With the outbreak of COVID-19 (coronavirus), many economists – including a former Fed president – have called for lower interest rates to head off any recession.
Former Minneapolis Fed President Narayana Kocherlakota argues that the Fed should not wait even until the March meeting to cut interest rates of possibly 50 basis points (.5%).
“The virus could result in a significant worldwide economic slowdown” and a rate cut is “a cheap insurance policy for the economy that the Fed shouldn’t pass up,” he said.
Recent global developments, including the more rapid spread of the coronavirus outside of China, make it more likely the Federal Reserve will act soon to cut interest rates to address growth concerns, according to economists gathered for a top policy conference on Monday.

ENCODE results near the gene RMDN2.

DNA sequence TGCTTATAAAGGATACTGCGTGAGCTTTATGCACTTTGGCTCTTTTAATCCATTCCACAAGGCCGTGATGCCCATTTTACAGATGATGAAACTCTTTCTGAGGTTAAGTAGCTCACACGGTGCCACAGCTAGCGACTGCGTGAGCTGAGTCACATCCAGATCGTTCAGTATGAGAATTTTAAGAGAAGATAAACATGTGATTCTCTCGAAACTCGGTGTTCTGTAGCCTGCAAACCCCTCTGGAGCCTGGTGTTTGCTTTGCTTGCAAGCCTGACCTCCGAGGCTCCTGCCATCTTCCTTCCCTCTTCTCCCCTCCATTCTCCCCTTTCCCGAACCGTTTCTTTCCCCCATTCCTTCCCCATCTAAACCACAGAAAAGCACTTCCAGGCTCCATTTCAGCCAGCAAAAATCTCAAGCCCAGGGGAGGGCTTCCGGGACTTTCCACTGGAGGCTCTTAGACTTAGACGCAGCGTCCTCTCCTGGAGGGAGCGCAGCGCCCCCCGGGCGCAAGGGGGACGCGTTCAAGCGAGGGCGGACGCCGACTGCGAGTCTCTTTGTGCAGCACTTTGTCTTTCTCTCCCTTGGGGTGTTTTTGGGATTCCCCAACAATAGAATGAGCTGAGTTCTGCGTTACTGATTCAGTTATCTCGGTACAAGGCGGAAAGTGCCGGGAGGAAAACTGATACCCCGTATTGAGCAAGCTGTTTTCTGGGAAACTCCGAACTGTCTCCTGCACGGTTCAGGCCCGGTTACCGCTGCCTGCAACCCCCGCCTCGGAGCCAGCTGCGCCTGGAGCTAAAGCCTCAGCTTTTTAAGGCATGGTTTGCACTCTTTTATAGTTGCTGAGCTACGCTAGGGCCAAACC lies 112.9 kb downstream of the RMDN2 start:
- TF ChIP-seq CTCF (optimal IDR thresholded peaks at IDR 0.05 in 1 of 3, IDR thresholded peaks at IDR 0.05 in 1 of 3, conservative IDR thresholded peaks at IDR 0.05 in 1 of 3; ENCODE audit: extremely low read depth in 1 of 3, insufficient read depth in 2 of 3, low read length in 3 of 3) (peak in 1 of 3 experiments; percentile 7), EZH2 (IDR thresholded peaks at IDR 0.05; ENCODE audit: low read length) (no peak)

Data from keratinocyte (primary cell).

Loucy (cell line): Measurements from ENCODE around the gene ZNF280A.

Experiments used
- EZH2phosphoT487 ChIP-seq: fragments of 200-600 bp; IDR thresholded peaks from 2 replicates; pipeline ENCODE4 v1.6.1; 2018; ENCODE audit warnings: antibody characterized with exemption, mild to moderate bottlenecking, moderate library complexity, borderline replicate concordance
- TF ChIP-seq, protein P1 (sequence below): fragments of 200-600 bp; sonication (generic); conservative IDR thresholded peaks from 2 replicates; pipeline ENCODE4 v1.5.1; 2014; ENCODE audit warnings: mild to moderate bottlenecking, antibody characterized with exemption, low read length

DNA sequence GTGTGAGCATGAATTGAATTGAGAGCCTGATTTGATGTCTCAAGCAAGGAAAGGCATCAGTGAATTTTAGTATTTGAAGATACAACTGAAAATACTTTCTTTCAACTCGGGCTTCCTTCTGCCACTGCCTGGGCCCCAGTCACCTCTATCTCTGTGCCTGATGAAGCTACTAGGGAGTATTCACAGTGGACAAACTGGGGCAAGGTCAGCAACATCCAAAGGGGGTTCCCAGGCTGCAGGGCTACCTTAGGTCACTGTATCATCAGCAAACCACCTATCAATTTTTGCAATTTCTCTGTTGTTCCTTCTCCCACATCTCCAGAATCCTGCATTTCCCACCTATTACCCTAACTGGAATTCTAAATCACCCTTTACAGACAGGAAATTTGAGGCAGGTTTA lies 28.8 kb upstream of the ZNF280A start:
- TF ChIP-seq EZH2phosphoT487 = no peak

“I think they’re going to have to go,” said Carl Tannenbaum, chief economist at Northern Trust. “Sitting still would be seen as being tone-deaf.”
The solution is not to reduce interest rates, which are already at rock bottom. The problem is broken supply chains. Manufacturers cannot get the components needed for their final products with the hundreds of factories closed in China and South Korea.
Lowering interest rates still further will not solve the problem of broken supply chains. However, lower interest rates may feed Wall Street.